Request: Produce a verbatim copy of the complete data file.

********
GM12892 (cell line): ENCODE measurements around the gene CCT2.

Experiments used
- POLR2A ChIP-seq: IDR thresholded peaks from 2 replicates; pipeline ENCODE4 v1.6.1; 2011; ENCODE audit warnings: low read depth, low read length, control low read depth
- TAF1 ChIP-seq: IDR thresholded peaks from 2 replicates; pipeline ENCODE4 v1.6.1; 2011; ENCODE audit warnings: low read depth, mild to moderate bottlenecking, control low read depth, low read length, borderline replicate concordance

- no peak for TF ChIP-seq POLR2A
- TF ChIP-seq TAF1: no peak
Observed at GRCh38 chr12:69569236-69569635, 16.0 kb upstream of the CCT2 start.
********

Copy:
GM12892 (cell line): ENCODE measurements around the gene CCT2.

Experiments used
- POLR2A ChIP-seq: IDR thresholded peaks from 2 replicates; pipeline ENCODE4 v1.6.1; 2011; ENCODE audit warnings: low read depth, low read length, control low read depth
- TAF1 ChIP-seq: IDR thresholded peaks from 2 replicates; pipeline ENCODE4 v1.6.1; 2011; ENCODE audit warnings: low read depth, mild to moderate bottlenecking, control low read depth, low read length, borderline replicate concordance

- no peak for TF ChIP-seq POLR2A
- TF ChIP-seq TAF1: no peak
Observed at GRCh38 chr12:69569236-69569635, 16.0 kb upstream of the CCT2 start.